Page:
Puny Humans Crushed By Machines Yet Again

Chinese doctors line up to learn which work camp they will be sent to after they allowed their spirits to be comprehensively crushed into dust by a collection of running-dog silicon and soulless algorithms.Mark Schiefelbein / Associated Press

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In the latest heavyweight challenge to the human mind, the human mind ended up on the canvas bloodied and beaten:

When the results came in, Biomind beat the doctors squarely in both rounds. In round one, it correctly answered 87% of the questions, versus 66% for the doctors. In round two, it won by 83% to 63%.

In the first round, doctors and computers competed to identify tumors. In the second round they looked for signs of stroke. And it was all done on a ritzy, live, Iron Chef style television show:

According to Raymond Moh, chief executive officer of Hanalytics’ Beijing office, Biomind diagnoses diseases with 90% accuracy, without fatigue. “The role of AI is not to replace doctors but to help to investigate blind spots: ‘ Please investigate further.’

….Last year a robot developed by iFlytek and Tsinghua University passed China’s medical licensing exam with a score that was higher than 96% of candidates. Yitu Technology — a facial recognition specialist — is involved in a project in Chengdu, capital of Sichuan province in southern China, to diagnose cancer, while Chinese tech giants Alibaba, Tencent and Baidu are all involved in AI health projects.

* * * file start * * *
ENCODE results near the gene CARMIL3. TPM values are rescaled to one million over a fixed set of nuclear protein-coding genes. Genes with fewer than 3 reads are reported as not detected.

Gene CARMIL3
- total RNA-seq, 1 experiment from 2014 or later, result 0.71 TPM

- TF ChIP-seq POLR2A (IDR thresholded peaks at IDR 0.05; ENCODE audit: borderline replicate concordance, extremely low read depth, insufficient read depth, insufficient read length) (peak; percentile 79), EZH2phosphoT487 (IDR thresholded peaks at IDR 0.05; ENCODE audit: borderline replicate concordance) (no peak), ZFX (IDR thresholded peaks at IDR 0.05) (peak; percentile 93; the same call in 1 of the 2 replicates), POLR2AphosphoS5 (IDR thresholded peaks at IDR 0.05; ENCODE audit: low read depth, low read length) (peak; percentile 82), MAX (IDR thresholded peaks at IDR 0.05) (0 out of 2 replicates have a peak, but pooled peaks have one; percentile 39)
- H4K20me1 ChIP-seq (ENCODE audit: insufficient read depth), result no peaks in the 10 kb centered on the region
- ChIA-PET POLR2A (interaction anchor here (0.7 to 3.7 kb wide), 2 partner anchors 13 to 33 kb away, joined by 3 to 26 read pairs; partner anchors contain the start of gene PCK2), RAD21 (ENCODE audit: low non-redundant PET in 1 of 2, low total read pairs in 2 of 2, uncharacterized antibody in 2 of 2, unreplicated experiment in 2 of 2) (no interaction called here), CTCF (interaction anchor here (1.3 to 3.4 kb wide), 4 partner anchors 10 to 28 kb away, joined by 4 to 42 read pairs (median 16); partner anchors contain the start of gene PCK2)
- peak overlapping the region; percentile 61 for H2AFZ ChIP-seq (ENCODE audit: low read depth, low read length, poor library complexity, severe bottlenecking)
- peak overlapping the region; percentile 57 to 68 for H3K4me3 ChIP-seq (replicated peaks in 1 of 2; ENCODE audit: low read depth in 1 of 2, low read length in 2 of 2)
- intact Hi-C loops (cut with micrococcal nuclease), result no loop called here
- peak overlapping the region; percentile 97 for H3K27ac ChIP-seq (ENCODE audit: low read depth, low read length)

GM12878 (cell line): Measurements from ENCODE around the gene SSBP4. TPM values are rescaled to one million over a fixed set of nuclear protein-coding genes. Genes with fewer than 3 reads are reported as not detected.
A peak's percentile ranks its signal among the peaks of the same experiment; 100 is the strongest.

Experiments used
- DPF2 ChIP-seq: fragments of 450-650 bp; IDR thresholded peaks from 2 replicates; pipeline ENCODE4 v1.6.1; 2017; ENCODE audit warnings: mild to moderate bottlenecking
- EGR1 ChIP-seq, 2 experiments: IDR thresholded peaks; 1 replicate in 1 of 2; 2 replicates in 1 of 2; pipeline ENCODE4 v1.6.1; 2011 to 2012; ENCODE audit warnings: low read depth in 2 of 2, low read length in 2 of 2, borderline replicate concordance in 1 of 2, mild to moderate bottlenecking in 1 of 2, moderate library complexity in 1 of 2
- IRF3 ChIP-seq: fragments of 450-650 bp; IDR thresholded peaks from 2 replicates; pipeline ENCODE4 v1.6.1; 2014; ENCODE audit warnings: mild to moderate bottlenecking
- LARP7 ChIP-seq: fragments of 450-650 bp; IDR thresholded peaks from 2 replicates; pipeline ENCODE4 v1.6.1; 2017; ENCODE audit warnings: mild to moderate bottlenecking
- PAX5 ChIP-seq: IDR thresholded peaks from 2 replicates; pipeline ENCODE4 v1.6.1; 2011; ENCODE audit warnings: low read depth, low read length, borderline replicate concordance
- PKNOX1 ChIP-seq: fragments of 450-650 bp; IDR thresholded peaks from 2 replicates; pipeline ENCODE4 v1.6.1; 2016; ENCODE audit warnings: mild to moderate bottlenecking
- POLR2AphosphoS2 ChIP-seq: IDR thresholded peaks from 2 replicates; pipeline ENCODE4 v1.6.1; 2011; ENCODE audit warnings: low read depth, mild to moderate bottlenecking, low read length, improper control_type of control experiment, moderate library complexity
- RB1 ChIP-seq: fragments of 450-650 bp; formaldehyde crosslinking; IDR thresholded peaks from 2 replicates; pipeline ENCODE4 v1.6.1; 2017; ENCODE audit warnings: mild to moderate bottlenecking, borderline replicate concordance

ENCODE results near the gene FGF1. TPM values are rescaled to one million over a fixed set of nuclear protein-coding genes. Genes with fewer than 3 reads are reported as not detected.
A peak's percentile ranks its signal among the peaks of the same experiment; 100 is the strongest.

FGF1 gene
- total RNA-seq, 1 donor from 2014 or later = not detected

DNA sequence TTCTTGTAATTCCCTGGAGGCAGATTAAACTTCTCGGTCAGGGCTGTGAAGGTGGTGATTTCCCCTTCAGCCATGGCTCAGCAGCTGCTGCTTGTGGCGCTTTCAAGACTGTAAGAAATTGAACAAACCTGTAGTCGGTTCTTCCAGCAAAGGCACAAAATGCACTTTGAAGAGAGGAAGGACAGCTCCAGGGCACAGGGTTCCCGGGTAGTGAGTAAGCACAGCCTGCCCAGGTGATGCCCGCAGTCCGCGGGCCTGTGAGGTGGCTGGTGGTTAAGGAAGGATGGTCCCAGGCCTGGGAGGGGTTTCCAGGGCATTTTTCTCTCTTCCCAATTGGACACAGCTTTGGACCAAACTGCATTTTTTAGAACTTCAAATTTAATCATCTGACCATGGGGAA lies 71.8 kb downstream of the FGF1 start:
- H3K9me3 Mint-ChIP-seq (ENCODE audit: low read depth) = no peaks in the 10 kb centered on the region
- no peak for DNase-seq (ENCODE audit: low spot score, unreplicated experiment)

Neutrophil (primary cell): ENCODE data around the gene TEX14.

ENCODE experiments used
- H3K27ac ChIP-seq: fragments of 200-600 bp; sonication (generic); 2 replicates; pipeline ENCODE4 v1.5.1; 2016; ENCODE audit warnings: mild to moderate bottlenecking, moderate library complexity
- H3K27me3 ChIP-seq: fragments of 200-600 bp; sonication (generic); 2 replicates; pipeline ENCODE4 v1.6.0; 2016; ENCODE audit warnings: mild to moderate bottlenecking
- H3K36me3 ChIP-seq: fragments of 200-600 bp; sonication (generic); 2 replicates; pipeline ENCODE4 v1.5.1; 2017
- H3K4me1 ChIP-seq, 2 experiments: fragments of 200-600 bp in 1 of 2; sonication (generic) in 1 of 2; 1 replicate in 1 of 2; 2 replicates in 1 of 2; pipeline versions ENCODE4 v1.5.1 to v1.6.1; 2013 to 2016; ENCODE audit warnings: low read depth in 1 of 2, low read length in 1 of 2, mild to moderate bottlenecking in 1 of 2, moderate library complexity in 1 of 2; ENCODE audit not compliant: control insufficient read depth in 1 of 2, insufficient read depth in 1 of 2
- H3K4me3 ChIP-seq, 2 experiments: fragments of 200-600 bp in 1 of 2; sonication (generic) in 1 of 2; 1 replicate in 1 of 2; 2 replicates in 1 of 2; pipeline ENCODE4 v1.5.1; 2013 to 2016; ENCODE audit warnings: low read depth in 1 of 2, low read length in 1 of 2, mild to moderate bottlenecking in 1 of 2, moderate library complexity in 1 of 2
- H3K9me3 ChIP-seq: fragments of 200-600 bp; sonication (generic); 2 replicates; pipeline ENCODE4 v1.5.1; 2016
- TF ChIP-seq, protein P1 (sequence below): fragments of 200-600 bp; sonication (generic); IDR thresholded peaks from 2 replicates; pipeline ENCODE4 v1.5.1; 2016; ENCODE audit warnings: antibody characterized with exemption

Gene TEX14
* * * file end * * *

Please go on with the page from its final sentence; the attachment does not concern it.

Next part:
We’re still at the “don’t worry, robots are just here to help you” stage, but don’t be fooled. Radiologists are already in trouble, and if a robot can pass a medical licensing exam summa cum laude then how much longer can it be before robots are making house calls? Everybody thinks of truck drivers and retail clerks as the first victims of the coming robot revolution, but that isn’t necessarily the case. Jobs that require no tricky physical proficiency but very deep analytical skills are going to be some of the first to put people permanently out of work. In a sense, though, this is a good thing, since it means the challenge ahead will finally get some serious attention.

Of course, it will really get some serious attention when it starts putting journalists out of work. How long before that happens?

DEAR LOS ANGELES TIMES: Once again I have a polite request: if you put a fucking story in your print edition can you put it on your goddam website as well? Also: how much expertise does it take to at least have a working search function?

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